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Bruzzone v. Intel Corp.

United States District Court, E.D. California

December 16, 2019

MICHAEL A. BRUZZONE, Plaintiff,
v.
INTEL CORPORATION, Defendant.

          FINDINGS AND RECOMMENDATIONS

          EBORAH BARNES, UNITED STATES MAGISTRATE JUDGE

         Plaintiff Michael Bruzzone is proceeding in this action pro se. This matter was referred to the undersigned in accordance with Local Rule 302(c)(21) and 28 U.S.C. § 636(b)(1). Pending before the undersigned are defendants' motions to dismiss the second amended complaint and defendants' motions to declare plaintiff a vexatious litigant. (ECF Nos. 45 & 48.) For the reasons stated below, the undersigned will recommend that defendants' motions to dismiss be granted, the second amended complaint be dismissed without leave to amend, and defendants' motions to declare plaintiff a vexatious litigant be denied.

         BACKGROUND

         Plaintiff, proceeding pro se, commenced this action on April 10, 2018, by filing a complaint and a motion to proceed in forma pauperis. (ECF Nos. 1 & 2.) The undersigned granted plaintiff leave to file an amended complaint on September 28, 2018, and again on April 2, 2019. (ECF No. 3 & 15.) On April 30, 2019, plaintiff filed a second amended complaint. (ECF No. 17.) And on May 30, 2019, plaintiff paid the required filing fee.[1]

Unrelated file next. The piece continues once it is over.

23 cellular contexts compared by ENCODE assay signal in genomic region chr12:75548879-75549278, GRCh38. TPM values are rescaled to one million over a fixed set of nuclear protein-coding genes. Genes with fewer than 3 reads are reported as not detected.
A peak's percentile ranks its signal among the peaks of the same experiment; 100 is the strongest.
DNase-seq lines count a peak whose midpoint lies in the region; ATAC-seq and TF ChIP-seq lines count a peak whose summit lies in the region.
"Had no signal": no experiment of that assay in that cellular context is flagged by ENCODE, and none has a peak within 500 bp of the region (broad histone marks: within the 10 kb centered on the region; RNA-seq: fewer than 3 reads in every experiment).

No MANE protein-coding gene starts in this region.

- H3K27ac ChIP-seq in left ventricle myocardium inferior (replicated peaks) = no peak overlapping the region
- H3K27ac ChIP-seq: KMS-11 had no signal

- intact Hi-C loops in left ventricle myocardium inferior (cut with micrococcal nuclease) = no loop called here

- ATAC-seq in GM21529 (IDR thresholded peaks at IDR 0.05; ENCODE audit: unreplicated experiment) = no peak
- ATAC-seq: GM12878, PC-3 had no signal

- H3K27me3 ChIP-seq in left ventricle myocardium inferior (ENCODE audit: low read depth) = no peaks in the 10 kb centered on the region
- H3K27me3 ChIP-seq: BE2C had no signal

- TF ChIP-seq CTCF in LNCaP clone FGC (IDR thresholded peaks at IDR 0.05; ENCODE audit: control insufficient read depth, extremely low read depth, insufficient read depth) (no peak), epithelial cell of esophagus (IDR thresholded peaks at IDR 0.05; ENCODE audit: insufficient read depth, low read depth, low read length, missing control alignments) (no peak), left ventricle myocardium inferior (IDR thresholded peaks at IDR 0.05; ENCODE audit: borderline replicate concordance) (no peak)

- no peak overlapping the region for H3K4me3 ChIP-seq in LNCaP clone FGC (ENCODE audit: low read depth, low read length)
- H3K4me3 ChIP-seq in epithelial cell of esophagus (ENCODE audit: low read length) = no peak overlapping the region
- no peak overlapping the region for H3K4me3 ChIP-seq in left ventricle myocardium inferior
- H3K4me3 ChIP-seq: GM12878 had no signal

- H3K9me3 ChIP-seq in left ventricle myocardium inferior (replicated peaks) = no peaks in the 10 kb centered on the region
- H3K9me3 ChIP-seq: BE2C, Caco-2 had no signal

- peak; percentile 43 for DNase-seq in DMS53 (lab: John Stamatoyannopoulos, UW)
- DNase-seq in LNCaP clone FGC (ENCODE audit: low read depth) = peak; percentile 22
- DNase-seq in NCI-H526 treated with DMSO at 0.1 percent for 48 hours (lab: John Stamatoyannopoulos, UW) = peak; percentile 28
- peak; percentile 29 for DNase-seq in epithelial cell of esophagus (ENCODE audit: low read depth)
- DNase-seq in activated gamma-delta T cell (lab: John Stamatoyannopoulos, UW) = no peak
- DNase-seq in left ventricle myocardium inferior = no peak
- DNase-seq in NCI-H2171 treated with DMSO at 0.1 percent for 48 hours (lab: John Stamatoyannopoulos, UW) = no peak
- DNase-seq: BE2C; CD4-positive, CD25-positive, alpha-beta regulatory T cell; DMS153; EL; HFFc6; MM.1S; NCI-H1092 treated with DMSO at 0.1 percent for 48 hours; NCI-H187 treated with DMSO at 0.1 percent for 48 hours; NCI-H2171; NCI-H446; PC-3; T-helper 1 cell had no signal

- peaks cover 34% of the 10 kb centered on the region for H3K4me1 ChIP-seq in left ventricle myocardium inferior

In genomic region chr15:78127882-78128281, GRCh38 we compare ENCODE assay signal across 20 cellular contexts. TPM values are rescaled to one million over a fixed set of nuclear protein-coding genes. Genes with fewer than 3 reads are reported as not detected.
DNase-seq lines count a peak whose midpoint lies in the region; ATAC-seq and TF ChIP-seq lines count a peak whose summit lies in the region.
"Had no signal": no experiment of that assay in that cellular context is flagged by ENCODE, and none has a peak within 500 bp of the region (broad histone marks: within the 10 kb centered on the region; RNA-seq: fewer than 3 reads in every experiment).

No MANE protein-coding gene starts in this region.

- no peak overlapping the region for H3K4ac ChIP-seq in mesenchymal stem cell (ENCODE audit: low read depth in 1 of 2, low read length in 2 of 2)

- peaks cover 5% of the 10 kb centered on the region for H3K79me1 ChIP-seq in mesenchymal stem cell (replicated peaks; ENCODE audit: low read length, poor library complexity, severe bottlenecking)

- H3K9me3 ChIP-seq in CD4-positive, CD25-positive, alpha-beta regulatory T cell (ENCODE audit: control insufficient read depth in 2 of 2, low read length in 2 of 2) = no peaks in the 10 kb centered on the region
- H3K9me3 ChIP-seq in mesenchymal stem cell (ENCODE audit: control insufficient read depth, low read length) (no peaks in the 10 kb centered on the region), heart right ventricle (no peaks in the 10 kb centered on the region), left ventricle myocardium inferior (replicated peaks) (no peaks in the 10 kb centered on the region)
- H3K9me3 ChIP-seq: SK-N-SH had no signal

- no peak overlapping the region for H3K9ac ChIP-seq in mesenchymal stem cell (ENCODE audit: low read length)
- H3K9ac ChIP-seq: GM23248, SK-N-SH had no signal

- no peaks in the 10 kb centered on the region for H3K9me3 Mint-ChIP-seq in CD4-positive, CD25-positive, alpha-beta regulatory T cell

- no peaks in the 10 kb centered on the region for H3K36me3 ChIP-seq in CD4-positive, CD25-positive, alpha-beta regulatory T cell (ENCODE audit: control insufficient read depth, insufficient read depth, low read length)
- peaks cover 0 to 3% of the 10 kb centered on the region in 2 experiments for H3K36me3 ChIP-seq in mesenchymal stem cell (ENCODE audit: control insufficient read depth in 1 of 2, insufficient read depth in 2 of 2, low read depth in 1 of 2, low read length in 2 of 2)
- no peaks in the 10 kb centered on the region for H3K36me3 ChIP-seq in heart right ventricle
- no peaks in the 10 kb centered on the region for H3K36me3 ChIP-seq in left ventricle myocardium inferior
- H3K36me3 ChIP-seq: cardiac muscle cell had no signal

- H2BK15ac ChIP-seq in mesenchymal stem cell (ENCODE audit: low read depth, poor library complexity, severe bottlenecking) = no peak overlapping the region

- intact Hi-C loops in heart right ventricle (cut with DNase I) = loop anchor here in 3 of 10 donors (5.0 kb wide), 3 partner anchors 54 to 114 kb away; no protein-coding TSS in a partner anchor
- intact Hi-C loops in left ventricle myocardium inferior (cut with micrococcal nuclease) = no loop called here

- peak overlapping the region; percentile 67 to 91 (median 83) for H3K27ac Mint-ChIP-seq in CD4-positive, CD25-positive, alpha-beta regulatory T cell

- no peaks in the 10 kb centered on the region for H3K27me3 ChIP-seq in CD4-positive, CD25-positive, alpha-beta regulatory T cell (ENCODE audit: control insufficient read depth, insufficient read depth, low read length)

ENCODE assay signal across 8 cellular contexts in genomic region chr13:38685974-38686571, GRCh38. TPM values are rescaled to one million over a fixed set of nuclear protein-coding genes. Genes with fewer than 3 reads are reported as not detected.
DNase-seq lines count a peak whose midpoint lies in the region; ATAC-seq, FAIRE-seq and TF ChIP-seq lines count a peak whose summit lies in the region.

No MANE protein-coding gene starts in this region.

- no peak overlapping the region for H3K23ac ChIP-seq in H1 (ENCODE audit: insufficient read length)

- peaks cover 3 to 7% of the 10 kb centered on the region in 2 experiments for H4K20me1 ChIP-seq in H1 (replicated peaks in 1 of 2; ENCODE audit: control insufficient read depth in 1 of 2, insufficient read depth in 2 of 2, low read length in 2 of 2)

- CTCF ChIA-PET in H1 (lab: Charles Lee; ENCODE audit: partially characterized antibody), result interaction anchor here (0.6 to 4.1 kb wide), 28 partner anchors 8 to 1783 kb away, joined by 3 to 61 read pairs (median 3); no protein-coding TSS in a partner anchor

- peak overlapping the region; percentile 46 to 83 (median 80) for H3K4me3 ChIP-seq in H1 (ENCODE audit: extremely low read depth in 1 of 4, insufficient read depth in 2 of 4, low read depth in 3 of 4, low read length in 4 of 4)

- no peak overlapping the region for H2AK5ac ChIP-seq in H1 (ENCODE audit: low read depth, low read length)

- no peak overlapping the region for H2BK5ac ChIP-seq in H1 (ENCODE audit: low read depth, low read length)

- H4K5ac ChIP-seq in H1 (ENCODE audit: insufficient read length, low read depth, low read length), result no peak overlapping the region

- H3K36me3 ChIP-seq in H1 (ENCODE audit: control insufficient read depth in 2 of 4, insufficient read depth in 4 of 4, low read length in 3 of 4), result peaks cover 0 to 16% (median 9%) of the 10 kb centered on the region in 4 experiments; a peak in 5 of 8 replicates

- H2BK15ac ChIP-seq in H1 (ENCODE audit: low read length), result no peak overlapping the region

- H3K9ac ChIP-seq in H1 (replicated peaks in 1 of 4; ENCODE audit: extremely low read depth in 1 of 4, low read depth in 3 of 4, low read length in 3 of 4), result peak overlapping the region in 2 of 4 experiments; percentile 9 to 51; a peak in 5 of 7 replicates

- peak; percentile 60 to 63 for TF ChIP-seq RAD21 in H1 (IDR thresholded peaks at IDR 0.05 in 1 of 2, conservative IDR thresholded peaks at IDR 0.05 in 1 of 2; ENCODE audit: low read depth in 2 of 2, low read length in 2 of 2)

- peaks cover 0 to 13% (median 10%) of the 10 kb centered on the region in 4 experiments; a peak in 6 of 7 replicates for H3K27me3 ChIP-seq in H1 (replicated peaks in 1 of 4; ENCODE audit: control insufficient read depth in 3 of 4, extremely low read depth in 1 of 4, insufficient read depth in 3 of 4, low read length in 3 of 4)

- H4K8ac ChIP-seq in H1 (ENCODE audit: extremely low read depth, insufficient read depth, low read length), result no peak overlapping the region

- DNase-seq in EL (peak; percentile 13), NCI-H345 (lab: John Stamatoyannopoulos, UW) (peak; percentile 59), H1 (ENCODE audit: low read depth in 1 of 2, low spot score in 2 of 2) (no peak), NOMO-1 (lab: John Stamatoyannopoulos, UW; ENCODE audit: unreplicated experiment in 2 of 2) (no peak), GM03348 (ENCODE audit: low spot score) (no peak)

Although nearly impossible to decipher, the second amended complaint alleges, generally, that the “[d]efendants portray[ed] Plaintiff['s] claims [as] merit-less appear (sic) a blacklisting technique on malicious slander, libel, fraud and contract interference[.]” (Sec. Am. Compl. (ECF No. 17) at 6.[2]) On June 24, 2019, defendant Intel Corporation (“Intel”) filed a motion to dismiss pursuant to Rule 12(b)(3) and Rule 12(b)(6) of the Federal Rules of Civil Procedure. (ECF No. 26.) On June 26, 2019, defendant Intel filed a motion to declare plaintiff a vexatious litigant. (ECF No. 28.) On July 19, 2019, defendant ARM, Inc., and ARM Holdings PLC, (“ARM”), also filed a motion to dismiss pursuant to Rule 12(b)(3) and Rule 12(b)(6), as well as a motion to declare plaintiff a vexatious litigant. (ECF Nos. 34 & 35.)

         On July 19, 2019, plaintiff filed an opposition to defendant Intel's motion to dismiss. (ECF No. 39.) Defendant Intel filed a reply on August 2, 2019. (ECF No. 42.) On August 2, 2019, plaintiff filed an opposition to defendant ARM's motion to declare plaintiff a vexatious litigant. (ECF No. 46.) Defendant ARM filed a reply on August 9, 2019. (ECF No. 47.) Plaintiff filed a sur-reply on August 15, 2019.[3] (ECF No. 49.)

         STANDARD

         I. Legal Standards Applicable to Motions to Dismiss Pursuant to Rule 12(b)(3)

         Rule 12(b)(3) allows a defendant to challenge a complaint for improper venue. “Once a defendant has challenged venue, the plaintiff has the burden of demonstrating that venue is proper in the chosen district.” United Tactical Systems LLC v. Real Action Paintball, Inc., 108 F.Supp.3d 733, 751 (N.D. Cal. 2015) (citing Piedmont Label Co. v. Sun Garden Packing Co., 598 F.2d 491, 496 (9th Cir. 1979)). “When there are multiple parties and/or multiple claims in an action, the plaintiff must establish that venue is proper as to each defendant and as to each claim.” Allstar Marketing Group, LLC v. Your Store Online, LLC, 666 F.Supp.2d 1109, 1126 (C.D. Cal. 2009) (quotation omitted). Where an action is filed in the wrong division or district the court “shall dismiss, or if it be in the interest of justice, transfer such case to any district or division in which it could have been brought.” 28 U.S.C. § 1406(a).